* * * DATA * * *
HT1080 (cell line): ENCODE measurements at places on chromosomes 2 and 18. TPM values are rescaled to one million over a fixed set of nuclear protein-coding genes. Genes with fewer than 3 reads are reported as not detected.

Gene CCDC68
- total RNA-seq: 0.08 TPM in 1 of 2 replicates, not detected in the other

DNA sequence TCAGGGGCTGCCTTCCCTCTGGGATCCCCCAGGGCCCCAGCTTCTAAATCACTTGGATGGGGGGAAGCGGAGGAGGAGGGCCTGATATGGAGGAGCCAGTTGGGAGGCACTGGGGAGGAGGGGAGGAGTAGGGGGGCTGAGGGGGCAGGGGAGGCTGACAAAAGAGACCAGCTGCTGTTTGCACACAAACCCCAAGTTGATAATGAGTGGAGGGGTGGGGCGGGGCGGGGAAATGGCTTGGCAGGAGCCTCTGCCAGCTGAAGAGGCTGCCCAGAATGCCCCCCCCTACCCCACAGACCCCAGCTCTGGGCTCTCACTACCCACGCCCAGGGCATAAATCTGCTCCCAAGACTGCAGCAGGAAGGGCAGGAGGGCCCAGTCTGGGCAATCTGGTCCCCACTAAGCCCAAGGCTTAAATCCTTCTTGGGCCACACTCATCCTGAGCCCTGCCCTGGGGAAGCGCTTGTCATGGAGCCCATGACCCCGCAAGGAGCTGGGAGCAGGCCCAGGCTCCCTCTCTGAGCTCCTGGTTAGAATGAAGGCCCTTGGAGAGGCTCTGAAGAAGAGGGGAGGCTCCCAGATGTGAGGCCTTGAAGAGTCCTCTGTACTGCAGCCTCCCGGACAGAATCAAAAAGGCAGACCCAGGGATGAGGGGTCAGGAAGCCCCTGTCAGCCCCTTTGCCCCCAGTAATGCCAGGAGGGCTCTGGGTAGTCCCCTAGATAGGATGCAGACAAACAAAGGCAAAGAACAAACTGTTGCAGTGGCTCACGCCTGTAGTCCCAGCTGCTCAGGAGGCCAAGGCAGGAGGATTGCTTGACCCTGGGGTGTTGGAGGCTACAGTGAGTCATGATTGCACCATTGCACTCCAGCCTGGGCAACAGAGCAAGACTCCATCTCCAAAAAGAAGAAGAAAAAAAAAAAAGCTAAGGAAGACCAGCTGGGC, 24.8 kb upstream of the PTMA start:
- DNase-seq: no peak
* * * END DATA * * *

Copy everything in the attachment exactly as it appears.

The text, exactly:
HT1080 (cell line): ENCODE measurements at places on chromosomes 2 and 18. TPM values are rescaled to one million over a fixed set of nuclear protein-coding genes. Genes with fewer than 3 reads are reported as not detected.

Gene CCDC68
- total RNA-seq: 0.08 TPM in 1 of 2 replicates, not detected in the other

DNA sequence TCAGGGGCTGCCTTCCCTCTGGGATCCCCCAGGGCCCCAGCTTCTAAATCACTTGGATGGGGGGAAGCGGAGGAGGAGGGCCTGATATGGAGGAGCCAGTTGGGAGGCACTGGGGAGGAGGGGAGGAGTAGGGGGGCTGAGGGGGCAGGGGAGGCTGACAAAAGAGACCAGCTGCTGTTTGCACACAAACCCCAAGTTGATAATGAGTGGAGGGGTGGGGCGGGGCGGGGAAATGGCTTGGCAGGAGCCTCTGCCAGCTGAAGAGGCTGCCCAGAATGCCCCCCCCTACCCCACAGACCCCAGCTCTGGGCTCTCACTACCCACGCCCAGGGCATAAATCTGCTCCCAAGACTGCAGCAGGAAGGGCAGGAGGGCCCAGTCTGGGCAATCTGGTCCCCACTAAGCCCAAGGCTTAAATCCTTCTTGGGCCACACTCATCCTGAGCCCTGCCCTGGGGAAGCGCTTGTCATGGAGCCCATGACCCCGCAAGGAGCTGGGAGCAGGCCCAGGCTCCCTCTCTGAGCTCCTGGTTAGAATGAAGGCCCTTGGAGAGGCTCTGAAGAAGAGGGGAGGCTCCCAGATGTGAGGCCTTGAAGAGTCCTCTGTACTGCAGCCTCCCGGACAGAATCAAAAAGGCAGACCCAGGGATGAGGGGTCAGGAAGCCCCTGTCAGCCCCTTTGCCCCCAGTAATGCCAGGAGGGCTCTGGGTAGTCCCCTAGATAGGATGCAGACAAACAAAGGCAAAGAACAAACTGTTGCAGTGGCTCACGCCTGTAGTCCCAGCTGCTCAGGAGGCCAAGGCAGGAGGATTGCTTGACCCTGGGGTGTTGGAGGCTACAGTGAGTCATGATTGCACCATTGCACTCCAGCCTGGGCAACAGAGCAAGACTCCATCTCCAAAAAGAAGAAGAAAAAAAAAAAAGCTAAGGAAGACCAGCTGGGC, 24.8 kb upstream of the PTMA start:
- DNase-seq: no peak